The research described in this thesis contributes to the understanding of the mechanisms involved in the recurrence of acute myeloid leukemia in children and adults after treatment (AML relapse). We analyzed active regions in the genome using epigenetics, as this is a highly sensitive method to identify differences between cell types and is useful to unravel which processes are responsible for these differences. By analyzing the epigenome we identified several genes that showed higher activity in children that suffered from AML relapse. These genes can be used to classify patients already at initial diagnosis for their relapse risk. Importantly, distinct sets of these genes were clinically relevant for different groups of AML patients. This is important information for better risk profiling of patients which could lead to better treatment strategies. In addition to these results, we have identified a new potential therapeutic drug for the treatment of children with AML. Treatment with this drug, NSC3852, influences the epigenome by increasing the activity on DNA regions that are normally inactive. Our results from the lab showed that NSC3852 treatment effectively killed AML cells while relatively sparing normal blood cells. Finally, we analyzed the effect of two existing drugs, entinostat and vorinostat, that influence the epigenome similar as NSC3852, on normal blood cells in the lab. These results provide important insight into the influence of treatment with these drugs on normal blood cells which is necessary to avoid unwanted side effects.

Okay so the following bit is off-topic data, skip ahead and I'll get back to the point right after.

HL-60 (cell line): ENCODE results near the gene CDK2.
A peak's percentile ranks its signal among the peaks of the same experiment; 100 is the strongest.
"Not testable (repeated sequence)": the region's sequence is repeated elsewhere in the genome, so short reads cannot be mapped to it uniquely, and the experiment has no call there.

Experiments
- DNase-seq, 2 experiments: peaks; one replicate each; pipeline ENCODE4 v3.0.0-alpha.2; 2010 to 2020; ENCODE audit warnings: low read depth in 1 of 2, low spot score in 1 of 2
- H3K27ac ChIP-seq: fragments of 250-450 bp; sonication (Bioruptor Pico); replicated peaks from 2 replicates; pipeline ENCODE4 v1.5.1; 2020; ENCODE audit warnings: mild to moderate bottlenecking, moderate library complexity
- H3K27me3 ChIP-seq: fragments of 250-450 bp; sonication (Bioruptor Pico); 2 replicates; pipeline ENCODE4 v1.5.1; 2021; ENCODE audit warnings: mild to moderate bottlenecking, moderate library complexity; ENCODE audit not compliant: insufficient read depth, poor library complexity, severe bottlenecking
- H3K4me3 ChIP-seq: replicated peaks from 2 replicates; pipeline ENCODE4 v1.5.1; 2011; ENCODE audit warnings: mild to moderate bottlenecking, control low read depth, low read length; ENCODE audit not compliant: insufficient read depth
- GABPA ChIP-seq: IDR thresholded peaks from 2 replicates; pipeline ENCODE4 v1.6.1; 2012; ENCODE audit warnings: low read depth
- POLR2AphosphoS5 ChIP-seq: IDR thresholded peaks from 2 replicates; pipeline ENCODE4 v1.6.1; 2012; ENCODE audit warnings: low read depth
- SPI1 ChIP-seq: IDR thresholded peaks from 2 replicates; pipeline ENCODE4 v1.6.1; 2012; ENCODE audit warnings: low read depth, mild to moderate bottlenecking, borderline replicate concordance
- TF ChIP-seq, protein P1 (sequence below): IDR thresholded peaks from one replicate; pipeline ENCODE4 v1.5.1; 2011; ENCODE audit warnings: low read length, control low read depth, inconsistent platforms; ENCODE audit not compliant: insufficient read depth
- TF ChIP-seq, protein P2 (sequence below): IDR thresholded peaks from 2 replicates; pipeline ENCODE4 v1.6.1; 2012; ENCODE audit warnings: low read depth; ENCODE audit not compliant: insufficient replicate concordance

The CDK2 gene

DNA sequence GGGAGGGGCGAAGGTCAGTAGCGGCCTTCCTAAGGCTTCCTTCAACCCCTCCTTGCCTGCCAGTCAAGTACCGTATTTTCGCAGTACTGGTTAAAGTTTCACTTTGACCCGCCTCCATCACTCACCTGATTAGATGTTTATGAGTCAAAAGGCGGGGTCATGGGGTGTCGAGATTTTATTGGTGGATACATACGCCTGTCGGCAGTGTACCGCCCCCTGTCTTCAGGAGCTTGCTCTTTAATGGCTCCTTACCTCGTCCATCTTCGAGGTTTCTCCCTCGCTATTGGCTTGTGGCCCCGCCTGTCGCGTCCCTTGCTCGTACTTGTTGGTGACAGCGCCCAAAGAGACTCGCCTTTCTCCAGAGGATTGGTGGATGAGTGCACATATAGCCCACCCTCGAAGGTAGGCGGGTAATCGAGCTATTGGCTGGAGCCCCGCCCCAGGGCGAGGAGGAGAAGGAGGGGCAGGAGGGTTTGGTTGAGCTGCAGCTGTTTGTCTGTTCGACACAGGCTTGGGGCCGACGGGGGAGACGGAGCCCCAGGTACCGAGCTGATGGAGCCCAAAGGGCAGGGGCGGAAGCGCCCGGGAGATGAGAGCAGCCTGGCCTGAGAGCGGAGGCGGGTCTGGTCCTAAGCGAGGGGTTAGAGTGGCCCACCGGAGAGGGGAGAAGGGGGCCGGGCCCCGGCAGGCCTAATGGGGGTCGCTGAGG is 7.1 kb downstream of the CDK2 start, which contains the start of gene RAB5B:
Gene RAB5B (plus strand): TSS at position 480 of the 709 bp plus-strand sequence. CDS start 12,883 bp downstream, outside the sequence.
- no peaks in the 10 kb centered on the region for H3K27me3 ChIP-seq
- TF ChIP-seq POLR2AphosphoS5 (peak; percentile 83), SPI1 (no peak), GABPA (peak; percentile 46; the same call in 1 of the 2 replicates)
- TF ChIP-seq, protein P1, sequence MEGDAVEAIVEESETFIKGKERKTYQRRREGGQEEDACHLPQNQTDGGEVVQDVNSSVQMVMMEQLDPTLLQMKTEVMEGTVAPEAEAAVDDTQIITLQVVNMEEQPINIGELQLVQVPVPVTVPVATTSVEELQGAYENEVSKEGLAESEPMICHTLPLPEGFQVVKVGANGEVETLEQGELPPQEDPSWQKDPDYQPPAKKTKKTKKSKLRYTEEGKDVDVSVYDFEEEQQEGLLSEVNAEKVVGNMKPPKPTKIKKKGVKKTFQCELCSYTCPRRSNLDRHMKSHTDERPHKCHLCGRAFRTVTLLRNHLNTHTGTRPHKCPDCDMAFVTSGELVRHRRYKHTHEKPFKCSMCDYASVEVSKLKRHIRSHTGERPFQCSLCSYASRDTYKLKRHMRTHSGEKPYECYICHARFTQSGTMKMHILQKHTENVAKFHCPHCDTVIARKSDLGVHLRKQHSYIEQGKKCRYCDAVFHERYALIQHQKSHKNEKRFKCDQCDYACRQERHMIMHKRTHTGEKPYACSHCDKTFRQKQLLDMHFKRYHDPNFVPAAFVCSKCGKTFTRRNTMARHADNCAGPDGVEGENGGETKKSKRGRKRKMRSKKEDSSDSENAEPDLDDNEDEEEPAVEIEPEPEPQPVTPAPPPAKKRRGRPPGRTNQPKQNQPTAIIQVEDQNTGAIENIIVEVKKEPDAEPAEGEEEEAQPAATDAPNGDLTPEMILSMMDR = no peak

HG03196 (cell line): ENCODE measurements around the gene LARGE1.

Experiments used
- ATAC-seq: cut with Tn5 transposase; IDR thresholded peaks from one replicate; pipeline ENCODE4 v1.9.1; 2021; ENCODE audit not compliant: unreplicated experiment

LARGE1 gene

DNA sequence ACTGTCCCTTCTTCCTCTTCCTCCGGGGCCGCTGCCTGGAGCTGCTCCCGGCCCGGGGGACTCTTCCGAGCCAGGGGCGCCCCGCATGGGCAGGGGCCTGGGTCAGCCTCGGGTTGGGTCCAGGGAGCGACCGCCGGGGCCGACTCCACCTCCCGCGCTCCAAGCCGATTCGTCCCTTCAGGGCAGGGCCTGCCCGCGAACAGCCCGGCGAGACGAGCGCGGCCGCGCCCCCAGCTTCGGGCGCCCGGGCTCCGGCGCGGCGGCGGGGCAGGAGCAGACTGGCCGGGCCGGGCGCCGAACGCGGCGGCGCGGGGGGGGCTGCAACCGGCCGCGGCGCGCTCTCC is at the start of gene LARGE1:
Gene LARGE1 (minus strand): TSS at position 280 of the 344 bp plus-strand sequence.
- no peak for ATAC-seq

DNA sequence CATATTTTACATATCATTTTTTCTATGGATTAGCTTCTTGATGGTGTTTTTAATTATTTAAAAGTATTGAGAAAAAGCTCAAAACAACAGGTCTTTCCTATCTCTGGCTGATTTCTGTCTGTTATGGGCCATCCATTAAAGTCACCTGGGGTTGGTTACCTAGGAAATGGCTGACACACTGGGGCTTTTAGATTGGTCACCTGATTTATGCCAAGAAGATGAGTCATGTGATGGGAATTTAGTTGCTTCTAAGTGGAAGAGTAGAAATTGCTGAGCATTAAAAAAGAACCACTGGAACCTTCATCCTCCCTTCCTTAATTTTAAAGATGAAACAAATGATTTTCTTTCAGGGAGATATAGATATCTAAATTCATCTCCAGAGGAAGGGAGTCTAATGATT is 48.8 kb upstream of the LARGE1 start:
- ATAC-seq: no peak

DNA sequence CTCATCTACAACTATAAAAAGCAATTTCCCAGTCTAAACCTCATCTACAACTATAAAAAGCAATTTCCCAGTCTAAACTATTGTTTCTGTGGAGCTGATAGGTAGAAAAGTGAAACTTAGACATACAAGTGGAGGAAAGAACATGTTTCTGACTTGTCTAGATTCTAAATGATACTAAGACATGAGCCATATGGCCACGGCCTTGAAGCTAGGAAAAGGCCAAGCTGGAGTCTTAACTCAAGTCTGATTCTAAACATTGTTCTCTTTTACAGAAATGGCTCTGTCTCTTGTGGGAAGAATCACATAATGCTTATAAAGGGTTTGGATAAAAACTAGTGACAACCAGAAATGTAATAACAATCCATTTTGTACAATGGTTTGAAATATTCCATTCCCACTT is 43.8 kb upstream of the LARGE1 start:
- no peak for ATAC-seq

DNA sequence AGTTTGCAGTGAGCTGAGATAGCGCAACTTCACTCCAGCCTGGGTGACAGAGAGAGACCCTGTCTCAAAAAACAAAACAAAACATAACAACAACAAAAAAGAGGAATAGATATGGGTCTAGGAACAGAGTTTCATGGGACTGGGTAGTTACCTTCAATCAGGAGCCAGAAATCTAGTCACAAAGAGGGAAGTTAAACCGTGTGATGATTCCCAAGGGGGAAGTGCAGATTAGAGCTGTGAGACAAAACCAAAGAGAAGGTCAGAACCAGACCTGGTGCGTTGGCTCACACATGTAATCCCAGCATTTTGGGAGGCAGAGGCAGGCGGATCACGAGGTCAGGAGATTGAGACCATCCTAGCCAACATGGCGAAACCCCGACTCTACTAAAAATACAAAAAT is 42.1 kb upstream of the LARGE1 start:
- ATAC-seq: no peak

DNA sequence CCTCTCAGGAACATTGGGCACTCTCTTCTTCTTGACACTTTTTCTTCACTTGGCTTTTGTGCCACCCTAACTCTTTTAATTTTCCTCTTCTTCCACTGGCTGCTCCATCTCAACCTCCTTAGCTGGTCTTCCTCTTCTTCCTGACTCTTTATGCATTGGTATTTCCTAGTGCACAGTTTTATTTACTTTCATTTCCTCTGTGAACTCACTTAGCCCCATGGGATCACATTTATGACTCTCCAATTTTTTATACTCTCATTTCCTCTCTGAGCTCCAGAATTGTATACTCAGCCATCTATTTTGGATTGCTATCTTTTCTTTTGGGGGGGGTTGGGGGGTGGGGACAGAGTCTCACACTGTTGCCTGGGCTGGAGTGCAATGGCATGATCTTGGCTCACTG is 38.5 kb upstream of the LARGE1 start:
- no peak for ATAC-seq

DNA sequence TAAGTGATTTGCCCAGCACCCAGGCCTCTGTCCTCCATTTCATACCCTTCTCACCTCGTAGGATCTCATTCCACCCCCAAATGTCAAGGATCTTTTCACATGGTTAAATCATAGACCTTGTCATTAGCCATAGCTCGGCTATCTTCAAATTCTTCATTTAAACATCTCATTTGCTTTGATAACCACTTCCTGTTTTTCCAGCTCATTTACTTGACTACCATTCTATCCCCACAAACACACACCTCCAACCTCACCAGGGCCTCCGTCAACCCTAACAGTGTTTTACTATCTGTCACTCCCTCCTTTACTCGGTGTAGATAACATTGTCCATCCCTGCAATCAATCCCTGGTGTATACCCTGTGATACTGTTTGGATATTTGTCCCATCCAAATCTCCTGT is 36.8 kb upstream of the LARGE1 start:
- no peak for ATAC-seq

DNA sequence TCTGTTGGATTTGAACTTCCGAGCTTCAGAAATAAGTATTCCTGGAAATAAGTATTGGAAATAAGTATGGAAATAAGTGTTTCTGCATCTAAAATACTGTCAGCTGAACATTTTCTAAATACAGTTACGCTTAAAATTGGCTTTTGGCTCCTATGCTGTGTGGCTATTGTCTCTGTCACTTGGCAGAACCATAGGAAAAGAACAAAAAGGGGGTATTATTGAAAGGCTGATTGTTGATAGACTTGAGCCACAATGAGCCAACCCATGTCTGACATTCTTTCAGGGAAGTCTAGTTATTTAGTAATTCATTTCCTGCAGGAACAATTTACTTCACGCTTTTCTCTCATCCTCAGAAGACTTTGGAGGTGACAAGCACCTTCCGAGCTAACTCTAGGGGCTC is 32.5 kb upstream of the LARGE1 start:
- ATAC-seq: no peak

|Award date||14 Jan 2020|
|Publication status||Published - 14 Jan 2020|